Paul Gauguin – French Impressionist painter
Eugène Henri Paul Gauguin (French: 7 June 1848 – 8 May 1903) was a French Post-Impressionist artist who was not well appreciated until after his death. Gauguin is now recognized for his experimental use of color and synthetist style that were distinguishably different from Impressionism.
His work was influential to the French avant-garde and many modern artists, such as Pablo Picasso and Henri Matisse. Gauguin’s art became popular after his death; partially from the efforts of art dealer Ambroise Vollard who organized exhibitions of his work late in his career, as well as assisting in organizing two important posthumous exhibitions in Paris.
Many of his paintings were in the possession of Russian collector Sergei Shchukin as well as other important collections.
He was an important figure in the Symbolist movement as a painter, sculptor, printmaker, ceramist, and writer.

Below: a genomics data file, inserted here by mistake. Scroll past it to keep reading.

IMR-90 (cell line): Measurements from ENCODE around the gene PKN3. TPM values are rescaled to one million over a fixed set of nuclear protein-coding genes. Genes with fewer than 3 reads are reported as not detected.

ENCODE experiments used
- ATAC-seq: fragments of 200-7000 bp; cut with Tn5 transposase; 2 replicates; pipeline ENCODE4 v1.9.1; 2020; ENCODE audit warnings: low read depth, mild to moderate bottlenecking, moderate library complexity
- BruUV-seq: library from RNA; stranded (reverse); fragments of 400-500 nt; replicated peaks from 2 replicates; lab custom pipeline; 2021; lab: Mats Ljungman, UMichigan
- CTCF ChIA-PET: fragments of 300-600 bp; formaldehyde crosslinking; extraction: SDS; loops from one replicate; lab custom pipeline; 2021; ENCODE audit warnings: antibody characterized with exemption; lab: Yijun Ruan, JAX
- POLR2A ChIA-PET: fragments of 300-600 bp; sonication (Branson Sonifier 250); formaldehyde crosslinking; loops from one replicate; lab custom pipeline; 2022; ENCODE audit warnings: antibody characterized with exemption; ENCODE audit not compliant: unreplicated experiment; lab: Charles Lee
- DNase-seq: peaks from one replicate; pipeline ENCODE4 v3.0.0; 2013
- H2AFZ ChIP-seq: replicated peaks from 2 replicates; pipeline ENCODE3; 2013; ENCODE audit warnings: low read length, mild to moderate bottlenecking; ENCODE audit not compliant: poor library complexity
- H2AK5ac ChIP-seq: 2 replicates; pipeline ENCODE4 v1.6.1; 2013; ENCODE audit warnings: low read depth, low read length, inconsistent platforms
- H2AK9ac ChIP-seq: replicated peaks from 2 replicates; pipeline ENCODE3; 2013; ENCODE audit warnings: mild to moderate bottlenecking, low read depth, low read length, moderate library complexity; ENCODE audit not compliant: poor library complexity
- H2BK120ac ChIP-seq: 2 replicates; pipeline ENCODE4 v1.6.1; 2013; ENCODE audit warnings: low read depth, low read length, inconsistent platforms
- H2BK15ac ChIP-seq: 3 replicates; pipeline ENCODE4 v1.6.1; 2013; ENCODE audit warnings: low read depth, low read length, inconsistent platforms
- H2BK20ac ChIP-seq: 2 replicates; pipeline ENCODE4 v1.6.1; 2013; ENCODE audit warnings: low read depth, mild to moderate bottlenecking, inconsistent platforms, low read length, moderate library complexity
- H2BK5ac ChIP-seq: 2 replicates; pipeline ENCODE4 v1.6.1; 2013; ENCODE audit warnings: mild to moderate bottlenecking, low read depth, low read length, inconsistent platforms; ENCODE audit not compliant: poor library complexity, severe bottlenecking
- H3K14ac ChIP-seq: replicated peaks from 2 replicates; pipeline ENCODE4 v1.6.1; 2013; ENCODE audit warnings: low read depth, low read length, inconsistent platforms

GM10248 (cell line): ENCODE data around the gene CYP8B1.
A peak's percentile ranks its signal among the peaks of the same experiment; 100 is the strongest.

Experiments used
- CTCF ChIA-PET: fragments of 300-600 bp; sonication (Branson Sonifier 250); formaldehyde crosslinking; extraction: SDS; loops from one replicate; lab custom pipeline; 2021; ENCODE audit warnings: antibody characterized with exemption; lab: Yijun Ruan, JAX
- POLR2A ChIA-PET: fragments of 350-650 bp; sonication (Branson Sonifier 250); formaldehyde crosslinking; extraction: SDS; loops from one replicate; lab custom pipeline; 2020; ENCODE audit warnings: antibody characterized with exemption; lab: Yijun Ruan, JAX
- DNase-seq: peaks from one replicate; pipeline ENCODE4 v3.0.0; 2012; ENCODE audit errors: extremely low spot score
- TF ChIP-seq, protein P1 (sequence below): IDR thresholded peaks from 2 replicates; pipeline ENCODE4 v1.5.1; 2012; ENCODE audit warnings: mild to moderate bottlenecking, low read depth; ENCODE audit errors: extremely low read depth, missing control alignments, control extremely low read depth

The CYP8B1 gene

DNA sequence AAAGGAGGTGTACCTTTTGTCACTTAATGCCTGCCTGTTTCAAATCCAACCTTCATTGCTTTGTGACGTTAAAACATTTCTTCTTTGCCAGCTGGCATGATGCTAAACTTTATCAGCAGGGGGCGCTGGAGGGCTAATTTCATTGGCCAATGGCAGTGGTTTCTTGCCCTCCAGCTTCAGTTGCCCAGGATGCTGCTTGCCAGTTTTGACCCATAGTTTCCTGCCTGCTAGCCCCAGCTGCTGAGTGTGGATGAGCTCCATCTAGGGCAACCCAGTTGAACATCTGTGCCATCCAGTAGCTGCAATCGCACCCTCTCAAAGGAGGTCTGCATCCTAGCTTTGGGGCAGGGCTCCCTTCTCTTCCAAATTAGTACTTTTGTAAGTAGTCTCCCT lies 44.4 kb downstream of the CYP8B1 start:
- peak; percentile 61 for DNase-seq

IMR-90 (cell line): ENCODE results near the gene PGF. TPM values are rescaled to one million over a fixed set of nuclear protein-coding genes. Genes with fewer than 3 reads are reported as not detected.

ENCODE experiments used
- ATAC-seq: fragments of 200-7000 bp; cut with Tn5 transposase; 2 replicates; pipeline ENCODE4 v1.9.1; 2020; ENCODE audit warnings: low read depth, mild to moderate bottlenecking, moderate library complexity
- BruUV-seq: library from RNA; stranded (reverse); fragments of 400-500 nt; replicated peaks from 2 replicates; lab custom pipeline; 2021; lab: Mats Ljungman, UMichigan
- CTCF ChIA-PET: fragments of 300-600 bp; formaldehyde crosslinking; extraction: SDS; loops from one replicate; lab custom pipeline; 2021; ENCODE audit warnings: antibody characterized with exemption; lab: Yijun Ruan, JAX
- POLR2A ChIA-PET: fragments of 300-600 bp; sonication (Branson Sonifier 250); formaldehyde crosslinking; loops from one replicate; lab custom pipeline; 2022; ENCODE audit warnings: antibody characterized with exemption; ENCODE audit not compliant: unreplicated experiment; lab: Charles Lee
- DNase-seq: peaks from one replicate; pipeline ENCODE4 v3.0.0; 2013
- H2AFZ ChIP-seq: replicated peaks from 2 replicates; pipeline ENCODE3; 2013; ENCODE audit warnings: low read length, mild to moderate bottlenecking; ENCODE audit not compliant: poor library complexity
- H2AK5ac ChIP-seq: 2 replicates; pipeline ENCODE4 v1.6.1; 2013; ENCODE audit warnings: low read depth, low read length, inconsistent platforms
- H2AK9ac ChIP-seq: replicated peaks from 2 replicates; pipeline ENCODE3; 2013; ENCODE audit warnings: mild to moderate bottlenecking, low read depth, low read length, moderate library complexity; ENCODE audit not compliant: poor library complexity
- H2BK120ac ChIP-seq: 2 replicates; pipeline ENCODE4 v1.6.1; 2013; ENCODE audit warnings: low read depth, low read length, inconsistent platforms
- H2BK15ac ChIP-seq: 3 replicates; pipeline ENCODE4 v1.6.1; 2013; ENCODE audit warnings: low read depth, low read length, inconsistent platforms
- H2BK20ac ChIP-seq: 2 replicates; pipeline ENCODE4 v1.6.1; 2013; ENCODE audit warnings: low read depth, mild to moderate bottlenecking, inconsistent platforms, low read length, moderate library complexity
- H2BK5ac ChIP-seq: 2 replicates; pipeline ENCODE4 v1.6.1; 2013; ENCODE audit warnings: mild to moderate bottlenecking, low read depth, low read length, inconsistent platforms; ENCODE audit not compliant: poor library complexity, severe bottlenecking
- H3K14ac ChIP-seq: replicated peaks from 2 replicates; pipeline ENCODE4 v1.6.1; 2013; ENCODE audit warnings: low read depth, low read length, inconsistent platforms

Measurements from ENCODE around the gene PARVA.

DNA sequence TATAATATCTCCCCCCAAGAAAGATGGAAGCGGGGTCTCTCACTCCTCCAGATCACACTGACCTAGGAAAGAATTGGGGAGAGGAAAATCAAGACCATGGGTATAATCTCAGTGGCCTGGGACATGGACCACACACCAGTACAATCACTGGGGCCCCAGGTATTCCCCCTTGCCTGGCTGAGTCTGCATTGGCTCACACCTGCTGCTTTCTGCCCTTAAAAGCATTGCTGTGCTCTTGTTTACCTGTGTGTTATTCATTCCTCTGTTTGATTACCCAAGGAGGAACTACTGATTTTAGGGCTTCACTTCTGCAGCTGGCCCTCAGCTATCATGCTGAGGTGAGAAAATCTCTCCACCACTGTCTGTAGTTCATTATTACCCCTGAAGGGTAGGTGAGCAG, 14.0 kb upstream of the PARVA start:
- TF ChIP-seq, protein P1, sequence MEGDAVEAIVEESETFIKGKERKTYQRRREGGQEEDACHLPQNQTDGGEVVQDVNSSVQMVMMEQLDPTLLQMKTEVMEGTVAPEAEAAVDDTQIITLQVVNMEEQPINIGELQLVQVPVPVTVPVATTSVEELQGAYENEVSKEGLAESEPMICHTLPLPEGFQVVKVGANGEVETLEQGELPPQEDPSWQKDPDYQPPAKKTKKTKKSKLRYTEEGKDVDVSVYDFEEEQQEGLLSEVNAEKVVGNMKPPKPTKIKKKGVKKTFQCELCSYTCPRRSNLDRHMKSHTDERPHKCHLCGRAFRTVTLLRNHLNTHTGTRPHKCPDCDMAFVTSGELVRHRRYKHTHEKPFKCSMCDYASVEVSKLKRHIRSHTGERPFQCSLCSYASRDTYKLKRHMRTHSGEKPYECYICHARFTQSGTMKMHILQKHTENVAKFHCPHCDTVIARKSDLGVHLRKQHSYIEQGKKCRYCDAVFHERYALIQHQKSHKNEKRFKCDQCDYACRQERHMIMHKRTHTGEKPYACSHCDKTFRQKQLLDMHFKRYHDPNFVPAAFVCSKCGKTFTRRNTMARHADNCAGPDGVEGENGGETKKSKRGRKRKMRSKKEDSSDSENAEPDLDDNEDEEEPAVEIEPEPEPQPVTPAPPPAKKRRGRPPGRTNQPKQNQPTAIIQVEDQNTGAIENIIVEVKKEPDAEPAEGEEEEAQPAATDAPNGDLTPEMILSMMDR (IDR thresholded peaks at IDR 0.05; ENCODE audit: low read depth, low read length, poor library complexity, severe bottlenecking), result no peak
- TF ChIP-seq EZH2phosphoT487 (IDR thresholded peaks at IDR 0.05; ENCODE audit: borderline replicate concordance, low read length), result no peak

His bold experimentation with color led directly to the Synthetist style of modern art, while his expression of the inherent meaning of the subjects in his paintings, under the influence of the cloisonnist style, paved the way to Primitivism and the return to the pastoral. He was also an influential proponent of wood engraving and woodcuts as art forms.
Gauguin was born in Paris, France, to journalist Clovis Gauguin and Alina Maria Chazal, daughter of the proto-socialist leader Flora Tristan, a feminist precursor whose father was part of an influential Peruvian family.
In 1850 the family left Paris for Peru, motivated by the political climate of the period. Clovis died on the voyage, leaving 18-month-old Paul, his mother, and sister, to fend for themselves.
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